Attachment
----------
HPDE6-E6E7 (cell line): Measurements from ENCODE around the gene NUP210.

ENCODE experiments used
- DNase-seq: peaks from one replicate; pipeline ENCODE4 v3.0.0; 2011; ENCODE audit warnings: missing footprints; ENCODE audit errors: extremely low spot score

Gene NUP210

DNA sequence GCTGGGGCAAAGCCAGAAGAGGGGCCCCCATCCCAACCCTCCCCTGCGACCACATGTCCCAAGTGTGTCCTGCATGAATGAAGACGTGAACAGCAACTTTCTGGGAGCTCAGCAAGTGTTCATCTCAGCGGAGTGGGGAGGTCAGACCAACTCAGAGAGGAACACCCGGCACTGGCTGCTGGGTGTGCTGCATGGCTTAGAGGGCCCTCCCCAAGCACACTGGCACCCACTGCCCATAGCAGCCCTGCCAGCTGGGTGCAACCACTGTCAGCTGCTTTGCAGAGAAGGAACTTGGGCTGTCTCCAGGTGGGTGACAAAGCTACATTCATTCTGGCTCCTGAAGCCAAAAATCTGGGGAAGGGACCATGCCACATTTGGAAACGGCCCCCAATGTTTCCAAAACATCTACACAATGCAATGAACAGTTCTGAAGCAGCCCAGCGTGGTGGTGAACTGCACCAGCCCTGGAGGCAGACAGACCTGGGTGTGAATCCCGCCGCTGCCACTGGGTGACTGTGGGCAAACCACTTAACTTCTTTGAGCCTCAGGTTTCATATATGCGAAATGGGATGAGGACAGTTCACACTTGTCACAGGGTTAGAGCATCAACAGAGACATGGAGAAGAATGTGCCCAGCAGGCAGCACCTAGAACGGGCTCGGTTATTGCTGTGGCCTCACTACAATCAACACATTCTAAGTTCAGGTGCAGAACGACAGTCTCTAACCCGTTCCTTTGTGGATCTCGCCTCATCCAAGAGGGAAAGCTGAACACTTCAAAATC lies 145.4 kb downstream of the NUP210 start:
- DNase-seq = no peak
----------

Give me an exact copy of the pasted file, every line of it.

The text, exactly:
HPDE6-E6E7 (cell line): Measurements from ENCODE around the gene NUP210.

ENCODE experiments used
- DNase-seq: peaks from one replicate; pipeline ENCODE4 v3.0.0; 2011; ENCODE audit warnings: missing footprints; ENCODE audit errors: extremely low spot score

Gene NUP210

DNA sequence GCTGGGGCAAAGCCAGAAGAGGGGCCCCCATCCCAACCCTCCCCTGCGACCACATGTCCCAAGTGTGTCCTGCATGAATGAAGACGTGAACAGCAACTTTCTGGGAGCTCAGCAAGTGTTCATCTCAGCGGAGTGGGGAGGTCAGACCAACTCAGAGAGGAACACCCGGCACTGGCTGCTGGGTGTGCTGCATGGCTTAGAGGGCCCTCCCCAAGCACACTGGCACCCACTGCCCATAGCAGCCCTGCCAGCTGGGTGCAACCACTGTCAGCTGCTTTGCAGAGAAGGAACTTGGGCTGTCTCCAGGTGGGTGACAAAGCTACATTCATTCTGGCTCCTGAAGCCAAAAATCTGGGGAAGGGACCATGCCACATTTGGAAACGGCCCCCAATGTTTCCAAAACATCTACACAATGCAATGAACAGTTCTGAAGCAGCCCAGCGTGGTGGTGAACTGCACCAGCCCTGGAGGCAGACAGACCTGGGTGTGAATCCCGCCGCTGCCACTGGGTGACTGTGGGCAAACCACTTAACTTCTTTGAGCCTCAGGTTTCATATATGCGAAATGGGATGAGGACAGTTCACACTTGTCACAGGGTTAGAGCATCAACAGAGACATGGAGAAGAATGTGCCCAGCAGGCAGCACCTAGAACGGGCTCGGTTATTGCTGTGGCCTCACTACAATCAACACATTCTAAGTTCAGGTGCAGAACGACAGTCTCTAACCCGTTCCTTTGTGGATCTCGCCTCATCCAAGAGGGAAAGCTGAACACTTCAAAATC lies 145.4 kb downstream of the NUP210 start:
- DNase-seq = no peak